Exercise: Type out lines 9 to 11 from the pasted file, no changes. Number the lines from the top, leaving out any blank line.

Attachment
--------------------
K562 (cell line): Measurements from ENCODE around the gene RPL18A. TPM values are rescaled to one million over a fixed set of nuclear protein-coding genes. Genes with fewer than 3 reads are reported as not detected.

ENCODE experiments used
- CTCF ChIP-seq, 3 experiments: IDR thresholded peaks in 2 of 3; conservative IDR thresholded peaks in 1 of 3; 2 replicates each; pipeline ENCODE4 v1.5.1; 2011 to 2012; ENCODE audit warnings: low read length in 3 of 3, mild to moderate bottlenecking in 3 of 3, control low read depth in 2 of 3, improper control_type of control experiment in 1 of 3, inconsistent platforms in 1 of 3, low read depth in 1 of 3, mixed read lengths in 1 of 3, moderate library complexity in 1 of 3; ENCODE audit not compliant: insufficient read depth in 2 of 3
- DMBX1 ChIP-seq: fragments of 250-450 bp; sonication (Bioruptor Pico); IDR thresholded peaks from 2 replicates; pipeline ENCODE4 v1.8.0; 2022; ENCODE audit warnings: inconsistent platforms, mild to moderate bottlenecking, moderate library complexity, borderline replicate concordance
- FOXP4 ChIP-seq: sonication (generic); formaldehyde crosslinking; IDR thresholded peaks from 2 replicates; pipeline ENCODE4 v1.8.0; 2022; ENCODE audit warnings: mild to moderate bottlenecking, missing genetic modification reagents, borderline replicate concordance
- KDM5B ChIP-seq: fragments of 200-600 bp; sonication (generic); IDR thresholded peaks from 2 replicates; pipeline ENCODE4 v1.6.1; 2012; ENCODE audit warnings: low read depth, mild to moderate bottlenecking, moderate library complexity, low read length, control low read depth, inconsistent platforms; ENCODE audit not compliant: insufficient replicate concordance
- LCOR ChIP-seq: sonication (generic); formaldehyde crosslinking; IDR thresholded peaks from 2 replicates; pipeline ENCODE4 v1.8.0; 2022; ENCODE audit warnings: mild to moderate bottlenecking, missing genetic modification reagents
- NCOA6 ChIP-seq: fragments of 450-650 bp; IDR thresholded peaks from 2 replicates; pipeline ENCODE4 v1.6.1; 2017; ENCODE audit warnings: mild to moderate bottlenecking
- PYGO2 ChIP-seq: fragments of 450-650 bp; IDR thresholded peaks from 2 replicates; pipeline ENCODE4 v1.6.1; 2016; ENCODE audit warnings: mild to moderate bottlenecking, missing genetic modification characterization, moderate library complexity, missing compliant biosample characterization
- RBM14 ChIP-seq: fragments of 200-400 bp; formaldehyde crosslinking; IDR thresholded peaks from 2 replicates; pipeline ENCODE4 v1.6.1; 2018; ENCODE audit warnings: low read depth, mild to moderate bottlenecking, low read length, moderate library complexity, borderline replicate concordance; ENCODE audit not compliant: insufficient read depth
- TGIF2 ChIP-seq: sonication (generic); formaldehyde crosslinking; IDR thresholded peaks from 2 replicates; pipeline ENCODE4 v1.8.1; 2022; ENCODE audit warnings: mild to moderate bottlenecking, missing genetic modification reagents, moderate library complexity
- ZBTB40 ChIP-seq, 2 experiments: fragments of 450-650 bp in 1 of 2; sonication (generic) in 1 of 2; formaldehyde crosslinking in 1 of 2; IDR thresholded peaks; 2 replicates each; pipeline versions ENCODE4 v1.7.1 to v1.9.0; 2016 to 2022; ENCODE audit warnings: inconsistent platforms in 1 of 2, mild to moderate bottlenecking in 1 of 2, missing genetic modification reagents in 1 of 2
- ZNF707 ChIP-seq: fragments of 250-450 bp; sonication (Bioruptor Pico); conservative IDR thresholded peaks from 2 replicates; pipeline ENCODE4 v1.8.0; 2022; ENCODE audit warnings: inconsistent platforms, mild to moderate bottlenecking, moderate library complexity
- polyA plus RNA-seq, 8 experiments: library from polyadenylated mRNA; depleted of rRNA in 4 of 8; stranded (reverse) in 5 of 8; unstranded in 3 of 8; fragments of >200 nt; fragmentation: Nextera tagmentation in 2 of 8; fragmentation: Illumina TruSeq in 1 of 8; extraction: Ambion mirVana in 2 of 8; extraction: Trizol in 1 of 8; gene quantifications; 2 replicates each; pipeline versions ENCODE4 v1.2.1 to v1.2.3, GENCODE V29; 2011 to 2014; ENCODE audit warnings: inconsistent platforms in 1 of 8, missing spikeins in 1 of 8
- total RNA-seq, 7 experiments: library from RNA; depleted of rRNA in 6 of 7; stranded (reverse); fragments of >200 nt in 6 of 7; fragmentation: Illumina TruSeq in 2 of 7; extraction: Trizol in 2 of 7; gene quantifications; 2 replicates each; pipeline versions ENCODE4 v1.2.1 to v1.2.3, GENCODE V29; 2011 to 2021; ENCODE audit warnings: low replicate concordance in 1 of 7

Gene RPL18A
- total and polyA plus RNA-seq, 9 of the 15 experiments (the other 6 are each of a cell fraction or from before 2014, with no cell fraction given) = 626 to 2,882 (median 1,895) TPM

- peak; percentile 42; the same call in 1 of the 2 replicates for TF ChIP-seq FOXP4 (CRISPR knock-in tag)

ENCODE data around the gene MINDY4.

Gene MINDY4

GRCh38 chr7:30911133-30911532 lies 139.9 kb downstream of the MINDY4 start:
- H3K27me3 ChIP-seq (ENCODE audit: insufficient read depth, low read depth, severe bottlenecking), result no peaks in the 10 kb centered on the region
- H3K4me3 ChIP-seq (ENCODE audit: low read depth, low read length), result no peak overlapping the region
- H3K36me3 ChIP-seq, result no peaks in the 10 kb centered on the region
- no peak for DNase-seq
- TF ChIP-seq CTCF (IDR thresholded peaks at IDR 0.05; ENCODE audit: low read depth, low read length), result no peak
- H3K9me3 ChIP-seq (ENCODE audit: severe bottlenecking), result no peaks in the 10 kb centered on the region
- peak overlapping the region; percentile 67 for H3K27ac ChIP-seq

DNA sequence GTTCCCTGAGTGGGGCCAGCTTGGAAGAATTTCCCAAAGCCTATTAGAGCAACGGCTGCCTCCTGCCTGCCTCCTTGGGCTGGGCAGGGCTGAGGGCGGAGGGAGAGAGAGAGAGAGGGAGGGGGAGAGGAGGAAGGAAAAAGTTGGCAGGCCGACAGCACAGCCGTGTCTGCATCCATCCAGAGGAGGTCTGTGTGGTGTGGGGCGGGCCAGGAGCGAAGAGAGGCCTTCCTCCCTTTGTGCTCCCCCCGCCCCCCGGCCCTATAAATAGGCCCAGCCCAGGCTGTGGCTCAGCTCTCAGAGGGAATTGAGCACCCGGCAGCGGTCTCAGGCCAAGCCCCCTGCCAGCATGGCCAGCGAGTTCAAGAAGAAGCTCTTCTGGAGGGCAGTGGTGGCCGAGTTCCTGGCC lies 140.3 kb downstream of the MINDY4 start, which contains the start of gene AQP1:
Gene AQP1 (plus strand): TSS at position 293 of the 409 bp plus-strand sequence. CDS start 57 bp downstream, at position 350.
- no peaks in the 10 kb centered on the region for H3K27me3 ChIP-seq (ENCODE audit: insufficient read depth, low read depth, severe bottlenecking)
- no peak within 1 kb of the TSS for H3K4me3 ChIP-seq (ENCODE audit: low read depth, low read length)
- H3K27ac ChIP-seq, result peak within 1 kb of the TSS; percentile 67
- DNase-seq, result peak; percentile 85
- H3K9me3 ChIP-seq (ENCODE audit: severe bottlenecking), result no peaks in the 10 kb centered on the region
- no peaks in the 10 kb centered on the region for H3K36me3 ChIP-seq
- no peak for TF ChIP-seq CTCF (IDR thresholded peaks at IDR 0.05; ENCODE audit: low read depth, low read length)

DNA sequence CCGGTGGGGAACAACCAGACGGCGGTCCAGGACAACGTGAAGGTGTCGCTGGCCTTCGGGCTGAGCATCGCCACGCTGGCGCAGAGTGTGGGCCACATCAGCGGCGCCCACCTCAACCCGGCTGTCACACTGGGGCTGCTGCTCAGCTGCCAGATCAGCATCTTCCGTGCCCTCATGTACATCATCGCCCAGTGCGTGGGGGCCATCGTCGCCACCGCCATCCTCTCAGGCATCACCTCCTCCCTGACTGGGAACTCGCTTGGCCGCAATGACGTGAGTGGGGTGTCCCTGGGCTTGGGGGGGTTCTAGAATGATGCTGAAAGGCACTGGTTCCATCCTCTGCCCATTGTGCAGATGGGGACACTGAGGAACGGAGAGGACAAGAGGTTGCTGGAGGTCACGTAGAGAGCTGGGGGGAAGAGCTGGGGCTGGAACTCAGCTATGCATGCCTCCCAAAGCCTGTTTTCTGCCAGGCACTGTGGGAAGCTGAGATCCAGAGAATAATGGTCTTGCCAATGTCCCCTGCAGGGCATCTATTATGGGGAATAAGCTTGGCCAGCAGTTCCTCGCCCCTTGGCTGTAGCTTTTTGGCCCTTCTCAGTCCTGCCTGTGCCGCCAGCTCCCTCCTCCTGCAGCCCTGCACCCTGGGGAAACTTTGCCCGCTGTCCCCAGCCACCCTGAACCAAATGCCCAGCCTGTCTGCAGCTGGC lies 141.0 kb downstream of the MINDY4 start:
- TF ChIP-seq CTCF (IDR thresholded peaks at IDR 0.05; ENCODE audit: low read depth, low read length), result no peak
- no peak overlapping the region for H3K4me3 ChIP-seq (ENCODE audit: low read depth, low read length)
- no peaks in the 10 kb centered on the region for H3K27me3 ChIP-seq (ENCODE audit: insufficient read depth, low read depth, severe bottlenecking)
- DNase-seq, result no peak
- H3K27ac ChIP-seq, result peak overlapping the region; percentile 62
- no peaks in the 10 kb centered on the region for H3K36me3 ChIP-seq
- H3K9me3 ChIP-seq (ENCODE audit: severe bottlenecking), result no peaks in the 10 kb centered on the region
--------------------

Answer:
- PYGO2 ChIP-seq: fragments of 450-650 bp; IDR thresholded peaks from 2 replicates; pipeline ENCODE4 v1.6.1; 2016; ENCODE audit warnings: mild to moderate bottlenecking, missing genetic modification characterization, moderate library complexity, missing compliant biosample characterization
- RBM14 ChIP-seq: fragments of 200-400 bp; formaldehyde crosslinking; IDR thresholded peaks from 2 replicates; pipeline ENCODE4 v1.6.1; 2018; ENCODE audit warnings: low read depth, mild to moderate bottlenecking, low read length, moderate library complexity, borderline replicate concordance; ENCODE audit not compliant: insufficient read depth
- TGIF2 ChIP-seq: sonication (generic); formaldehyde crosslinking; IDR thresholded peaks from 2 replicates; pipeline ENCODE4 v1.8.1; 2022; ENCODE audit warnings: mild to moderate bottlenecking, missing genetic modification reagents, moderate library complexity